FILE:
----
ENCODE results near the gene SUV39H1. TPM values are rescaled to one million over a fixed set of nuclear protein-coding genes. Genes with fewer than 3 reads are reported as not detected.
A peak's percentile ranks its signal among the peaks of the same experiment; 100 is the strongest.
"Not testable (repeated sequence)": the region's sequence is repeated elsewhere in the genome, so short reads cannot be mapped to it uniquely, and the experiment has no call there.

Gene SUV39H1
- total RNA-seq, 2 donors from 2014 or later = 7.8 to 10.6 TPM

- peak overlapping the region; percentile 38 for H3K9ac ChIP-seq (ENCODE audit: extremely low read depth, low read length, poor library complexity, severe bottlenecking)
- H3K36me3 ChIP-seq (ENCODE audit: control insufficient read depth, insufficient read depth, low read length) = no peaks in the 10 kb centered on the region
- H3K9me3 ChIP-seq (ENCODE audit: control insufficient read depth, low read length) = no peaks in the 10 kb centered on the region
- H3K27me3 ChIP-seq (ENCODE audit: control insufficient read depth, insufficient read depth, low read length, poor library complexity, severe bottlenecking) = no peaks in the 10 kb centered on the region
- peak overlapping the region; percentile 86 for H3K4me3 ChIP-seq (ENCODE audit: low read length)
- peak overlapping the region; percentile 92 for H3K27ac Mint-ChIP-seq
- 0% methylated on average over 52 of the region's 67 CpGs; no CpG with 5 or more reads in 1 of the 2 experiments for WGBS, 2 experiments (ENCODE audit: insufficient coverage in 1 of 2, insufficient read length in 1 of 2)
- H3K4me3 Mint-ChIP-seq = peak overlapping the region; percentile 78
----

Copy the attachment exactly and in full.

ENCODE results near the gene SUV39H1. TPM values are rescaled to one million over a fixed set of nuclear protein-coding genes. Genes with fewer than 3 reads are reported as not detected.
A peak's percentile ranks its signal among the peaks of the same experiment; 100 is the strongest.
"Not testable (repeated sequence)": the region's sequence is repeated elsewhere in the genome, so short reads cannot be mapped to it uniquely, and the experiment has no call there.

Gene SUV39H1
- total RNA-seq, 2 donors from 2014 or later = 7.8 to 10.6 TPM

- peak overlapping the region; percentile 38 for H3K9ac ChIP-seq (ENCODE audit: extremely low read depth, low read length, poor library complexity, severe bottlenecking)
- H3K36me3 ChIP-seq (ENCODE audit: control insufficient read depth, insufficient read depth, low read length) = no peaks in the 10 kb centered on the region
- H3K9me3 ChIP-seq (ENCODE audit: control insufficient read depth, low read length) = no peaks in the 10 kb centered on the region
- H3K27me3 ChIP-seq (ENCODE audit: control insufficient read depth, insufficient read depth, low read length, poor library complexity, severe bottlenecking) = no peaks in the 10 kb centered on the region
- peak overlapping the region; percentile 86 for H3K4me3 ChIP-seq (ENCODE audit: low read length)
- peak overlapping the region; percentile 92 for H3K27ac Mint-ChIP-seq
- 0% methylated on average over 52 of the region's 67 CpGs; no CpG with 5 or more reads in 1 of the 2 experiments for WGBS, 2 experiments (ENCODE audit: insufficient coverage in 1 of 2, insufficient read length in 1 of 2)
- H3K4me3 Mint-ChIP-seq = peak overlapping the region; percentile 78